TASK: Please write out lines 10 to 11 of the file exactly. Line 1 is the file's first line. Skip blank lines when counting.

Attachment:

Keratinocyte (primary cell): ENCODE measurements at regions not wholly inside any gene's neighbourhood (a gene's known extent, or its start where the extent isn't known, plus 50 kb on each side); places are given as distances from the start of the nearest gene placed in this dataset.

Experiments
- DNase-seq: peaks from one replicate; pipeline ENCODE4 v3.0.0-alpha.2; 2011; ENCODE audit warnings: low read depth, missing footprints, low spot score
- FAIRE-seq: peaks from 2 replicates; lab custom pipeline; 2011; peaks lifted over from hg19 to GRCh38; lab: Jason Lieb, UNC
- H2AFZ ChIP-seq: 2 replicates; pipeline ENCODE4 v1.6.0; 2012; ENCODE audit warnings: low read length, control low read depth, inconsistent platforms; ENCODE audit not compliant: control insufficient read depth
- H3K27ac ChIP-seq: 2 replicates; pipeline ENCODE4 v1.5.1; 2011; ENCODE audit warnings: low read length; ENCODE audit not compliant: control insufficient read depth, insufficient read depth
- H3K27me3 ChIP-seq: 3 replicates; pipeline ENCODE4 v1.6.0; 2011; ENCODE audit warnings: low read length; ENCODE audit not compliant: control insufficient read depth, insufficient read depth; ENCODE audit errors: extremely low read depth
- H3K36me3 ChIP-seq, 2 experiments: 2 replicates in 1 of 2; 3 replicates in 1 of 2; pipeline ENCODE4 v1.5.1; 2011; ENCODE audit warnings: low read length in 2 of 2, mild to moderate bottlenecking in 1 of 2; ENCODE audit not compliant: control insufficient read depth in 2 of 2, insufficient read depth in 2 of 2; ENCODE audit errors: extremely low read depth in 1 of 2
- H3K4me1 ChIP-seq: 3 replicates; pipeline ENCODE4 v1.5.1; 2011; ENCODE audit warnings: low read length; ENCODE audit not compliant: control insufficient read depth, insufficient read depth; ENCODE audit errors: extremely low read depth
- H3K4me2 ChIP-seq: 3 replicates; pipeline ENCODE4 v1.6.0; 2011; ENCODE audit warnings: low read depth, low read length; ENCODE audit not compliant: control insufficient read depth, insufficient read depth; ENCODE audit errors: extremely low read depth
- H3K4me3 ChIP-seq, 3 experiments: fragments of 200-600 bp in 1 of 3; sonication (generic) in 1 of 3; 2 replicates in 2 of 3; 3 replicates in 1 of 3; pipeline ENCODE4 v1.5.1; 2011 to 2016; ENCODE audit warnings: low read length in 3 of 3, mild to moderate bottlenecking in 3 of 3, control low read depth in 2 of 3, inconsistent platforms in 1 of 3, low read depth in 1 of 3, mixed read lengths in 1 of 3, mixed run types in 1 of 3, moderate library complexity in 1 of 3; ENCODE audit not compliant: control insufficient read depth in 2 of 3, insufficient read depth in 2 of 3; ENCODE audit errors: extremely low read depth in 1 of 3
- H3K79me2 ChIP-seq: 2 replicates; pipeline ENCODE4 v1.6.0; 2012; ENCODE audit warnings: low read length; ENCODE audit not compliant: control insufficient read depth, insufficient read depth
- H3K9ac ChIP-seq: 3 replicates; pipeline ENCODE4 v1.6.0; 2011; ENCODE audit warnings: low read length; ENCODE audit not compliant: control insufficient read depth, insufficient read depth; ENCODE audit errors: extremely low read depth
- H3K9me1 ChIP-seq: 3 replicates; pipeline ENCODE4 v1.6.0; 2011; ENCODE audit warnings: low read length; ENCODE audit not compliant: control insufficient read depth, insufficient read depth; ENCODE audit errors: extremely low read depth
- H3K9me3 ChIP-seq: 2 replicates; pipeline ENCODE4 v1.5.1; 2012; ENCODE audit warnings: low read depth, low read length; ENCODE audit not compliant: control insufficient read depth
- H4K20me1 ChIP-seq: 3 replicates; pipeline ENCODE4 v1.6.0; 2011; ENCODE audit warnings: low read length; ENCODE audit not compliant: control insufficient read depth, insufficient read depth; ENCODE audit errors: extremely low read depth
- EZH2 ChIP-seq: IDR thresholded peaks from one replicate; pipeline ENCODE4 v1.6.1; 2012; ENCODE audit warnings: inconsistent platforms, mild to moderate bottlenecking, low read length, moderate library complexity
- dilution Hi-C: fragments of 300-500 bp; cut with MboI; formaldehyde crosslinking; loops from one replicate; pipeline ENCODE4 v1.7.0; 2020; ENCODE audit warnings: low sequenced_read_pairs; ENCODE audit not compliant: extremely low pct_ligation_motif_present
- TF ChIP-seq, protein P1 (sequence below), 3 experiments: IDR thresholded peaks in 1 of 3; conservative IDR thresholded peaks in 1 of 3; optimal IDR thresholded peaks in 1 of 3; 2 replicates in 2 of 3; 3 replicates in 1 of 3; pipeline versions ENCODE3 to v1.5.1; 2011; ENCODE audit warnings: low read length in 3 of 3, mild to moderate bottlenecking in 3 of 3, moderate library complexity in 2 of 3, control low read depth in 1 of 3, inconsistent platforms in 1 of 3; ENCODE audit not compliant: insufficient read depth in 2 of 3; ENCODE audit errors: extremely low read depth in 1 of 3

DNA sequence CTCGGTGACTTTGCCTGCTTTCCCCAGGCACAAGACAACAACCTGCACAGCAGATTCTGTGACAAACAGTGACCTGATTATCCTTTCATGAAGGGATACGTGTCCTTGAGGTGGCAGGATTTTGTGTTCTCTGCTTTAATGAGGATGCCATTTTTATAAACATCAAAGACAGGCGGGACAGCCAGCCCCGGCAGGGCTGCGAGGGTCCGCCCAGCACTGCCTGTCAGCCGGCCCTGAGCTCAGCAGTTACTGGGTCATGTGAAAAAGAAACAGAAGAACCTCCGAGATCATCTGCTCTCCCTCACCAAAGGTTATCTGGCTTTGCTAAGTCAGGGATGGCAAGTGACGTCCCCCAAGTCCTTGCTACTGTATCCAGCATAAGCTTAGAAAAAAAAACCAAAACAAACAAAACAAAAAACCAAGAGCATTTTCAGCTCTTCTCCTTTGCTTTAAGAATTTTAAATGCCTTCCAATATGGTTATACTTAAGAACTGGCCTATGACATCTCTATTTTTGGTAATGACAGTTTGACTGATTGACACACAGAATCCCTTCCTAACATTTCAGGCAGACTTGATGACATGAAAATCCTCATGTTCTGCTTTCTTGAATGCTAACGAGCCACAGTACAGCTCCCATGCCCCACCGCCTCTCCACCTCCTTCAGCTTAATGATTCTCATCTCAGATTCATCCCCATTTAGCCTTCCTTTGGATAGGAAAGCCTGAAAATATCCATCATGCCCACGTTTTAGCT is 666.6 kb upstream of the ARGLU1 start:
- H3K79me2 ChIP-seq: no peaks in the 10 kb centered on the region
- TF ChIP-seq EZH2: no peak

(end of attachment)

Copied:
- H3K4me2 ChIP-seq: 3 replicates; pipeline ENCODE4 v1.6.0; 2011; ENCODE audit warnings: low read depth, low read length; ENCODE audit not compliant: control insufficient read depth, insufficient read depth; ENCODE audit errors: extremely low read depth
- H3K4me3 ChIP-seq, 3 experiments: fragments of 200-600 bp in 1 of 3; sonication (generic) in 1 of 3; 2 replicates in 2 of 3; 3 replicates in 1 of 3; pipeline ENCODE4 v1.5.1; 2011 to 2016; ENCODE audit warnings: low read length in 3 of 3, mild to moderate bottlenecking in 3 of 3, control low read depth in 2 of 3, inconsistent platforms in 1 of 3, low read depth in 1 of 3, mixed read lengths in 1 of 3, mixed run types in 1 of 3, moderate library complexity in 1 of 3; ENCODE audit not compliant: control insufficient read depth in 2 of 3, insufficient read depth in 2 of 3; ENCODE audit errors: extremely low read depth in 1 of 3